Meaning of Incarnation in the Chalcedonian Creed

Meaning of Incarnation in the Chalcedonian Creed

Ng Kam Weng

The Chalcedon Creed includes the following affirmation:
“We should confess that our Lord Jesus Christ is the one and the same Son, the same perfect in Godhead and the same perfect in manhood, truly God and truly man, the same of a rational soul and body, consubstantial [of one substance] with the Father in Godhead, and the same consubstantial with us in manhood, like us in all things except sin;. . . one and the same Christ, Son, Lord, only-begotten, made known in two natures without confusion, without change, without division, without separation, the difference [distinction] of the natures being by no means removed [annulled] because of the union, but the property of each nature being preserved and coalescing in one person [prosopon] and one hypostasis [subsistence] – not parted or divided into two persons [prosopa], but the one and the same Son, only-begotten, divine Word, the Lord Jesus Christ, . . . (J.N.D. Kelly, Early Christian Doctrine, pp. 339-340)

Comments:

1. Unity of Natures

Belief in the unity of Christ is expressed in accordance with tradition. This is done in quite simple periphrastic expressions: ‘We confess that our Lord Jesus Christ is one and the same Son. This eis kai o autos has its history early from Ignatius of Antioch to Nicene, Ephesus, etc.

2. Distinction of Natures

The Phrase “The Same perfect in Godhead, the Same perfect in manhood, truly God and truly man, the Same [consisting] of a rational soul and a body.”

Distinction does not weaken the unity: There is a stress on the one subject in Christ. “It makes a difference in fact whether I say ‘perfect God and perfect man of a rational soul and body’ (as does the Symbol of Union) or ‘one and the same perfect in Godhead and in manhood.’” (CCT 546-547)

3. Completeness and distinction of Godhead and manhood

“The one Christ, the one incarnate Son of God is truly and perfectly God and man! Motifs recur from an earlier period, the time of the struggle against Gnostics and docetists. The Arian and Apollinarian denial of the completeness of Christ’s human nature is also refuted: Christ has a rational soul and a truly human body. Nothing may be taken away from the human nature of Christ to explain his unity.”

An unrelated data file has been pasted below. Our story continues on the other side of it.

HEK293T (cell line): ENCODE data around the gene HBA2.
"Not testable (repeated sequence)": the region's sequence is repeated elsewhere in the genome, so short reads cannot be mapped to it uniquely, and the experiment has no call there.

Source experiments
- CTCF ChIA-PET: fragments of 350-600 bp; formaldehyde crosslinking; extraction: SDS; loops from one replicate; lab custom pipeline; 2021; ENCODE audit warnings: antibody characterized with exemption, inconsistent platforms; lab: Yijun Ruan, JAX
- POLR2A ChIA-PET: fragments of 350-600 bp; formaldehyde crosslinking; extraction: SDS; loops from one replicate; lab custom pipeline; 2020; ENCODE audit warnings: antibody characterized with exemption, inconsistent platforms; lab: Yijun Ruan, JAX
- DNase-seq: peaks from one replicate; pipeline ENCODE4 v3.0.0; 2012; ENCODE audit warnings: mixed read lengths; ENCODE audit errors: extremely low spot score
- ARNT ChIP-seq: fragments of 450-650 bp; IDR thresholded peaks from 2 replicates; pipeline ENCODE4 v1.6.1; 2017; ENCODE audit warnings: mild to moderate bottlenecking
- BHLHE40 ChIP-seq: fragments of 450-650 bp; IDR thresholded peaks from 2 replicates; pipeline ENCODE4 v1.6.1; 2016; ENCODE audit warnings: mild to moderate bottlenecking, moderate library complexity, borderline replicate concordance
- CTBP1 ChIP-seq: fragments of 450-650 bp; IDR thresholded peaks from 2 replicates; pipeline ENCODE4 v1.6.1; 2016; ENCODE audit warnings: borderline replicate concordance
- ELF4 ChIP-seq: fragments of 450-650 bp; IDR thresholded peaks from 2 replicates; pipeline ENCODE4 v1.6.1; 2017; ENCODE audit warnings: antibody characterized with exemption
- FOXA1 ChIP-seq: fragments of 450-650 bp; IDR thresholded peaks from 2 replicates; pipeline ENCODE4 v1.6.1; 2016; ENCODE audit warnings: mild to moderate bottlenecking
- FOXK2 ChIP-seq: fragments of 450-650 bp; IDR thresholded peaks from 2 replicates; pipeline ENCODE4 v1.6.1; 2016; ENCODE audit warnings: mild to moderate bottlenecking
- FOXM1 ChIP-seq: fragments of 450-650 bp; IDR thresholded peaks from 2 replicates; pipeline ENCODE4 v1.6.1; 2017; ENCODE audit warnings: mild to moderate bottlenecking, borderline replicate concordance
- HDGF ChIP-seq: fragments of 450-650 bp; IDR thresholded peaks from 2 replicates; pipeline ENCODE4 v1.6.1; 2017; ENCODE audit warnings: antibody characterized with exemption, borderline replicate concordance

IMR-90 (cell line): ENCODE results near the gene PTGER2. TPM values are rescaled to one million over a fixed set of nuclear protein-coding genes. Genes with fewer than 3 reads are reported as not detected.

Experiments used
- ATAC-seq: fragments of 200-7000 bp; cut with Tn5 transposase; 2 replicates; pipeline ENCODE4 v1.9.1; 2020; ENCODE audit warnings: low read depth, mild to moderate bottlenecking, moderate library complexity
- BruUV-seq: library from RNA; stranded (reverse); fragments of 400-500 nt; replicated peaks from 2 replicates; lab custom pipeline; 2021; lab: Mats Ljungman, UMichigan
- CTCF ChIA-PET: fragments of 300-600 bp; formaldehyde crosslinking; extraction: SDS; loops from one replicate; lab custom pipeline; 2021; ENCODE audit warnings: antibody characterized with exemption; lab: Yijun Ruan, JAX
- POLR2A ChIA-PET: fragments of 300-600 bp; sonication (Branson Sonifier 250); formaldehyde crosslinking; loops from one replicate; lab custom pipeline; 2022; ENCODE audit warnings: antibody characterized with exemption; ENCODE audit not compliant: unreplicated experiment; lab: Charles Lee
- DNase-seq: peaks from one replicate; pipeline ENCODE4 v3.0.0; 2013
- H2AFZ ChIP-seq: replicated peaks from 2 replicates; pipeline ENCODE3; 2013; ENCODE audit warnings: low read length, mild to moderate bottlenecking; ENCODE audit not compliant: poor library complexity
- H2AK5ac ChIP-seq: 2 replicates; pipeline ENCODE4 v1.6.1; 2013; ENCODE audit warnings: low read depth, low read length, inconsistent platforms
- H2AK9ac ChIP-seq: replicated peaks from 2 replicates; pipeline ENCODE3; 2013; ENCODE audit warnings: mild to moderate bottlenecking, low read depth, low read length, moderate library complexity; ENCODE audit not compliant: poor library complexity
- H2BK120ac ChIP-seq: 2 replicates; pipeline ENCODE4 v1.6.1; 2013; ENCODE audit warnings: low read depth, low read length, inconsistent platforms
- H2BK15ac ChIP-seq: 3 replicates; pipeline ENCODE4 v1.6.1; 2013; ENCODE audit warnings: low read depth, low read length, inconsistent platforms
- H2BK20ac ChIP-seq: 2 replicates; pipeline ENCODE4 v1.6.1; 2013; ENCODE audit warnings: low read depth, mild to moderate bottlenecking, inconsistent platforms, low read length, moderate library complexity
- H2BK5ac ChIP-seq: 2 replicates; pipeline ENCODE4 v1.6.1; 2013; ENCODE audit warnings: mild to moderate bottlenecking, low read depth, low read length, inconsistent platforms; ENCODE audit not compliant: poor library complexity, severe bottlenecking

4, Emphatic diphysitism

Homoousios with the Father as to his Godhead, the same homoousios with us as to his manhood…” :

Any Eutychian trend towards Monophysitism is opposed.

“made know in two natures”:

“The Alexandrian were shouting mia fusis, the Antiochenes duo fuseis. Chalcedon made its choice and said: Christ is one and the same Son, Lord, only begotten, but . Christ is one in ‘two natures’.” (CCT 548)

“‘In two natures’ and not ‘from two natures’. So the unity in Christ is not to be sought in the sphere of the natures (not in natura et secundum naturam). For the natures as such remain preserved. This is still further stressed with a threefold variation: ‘without confusion…the difference of the natures having been in no wise taken away by reason of the union, but rather the properties of each being preserved’ (swzomenhs de mallon ths idiothtos ekateras fusews). Thus the nature is the unimpaired principle of the distinction in Christ.”

5. Added without emphasis: “one person (prosopon) and one hypostasis – not parted or divided into two prosopa, but the one and the same Son, Only-begotten, divine Logos, the Lord Jesus Christ.”

Reference

CCC – Aloys Grillmeier, Christ in the Christian Tradition (John Knox Press 1975)


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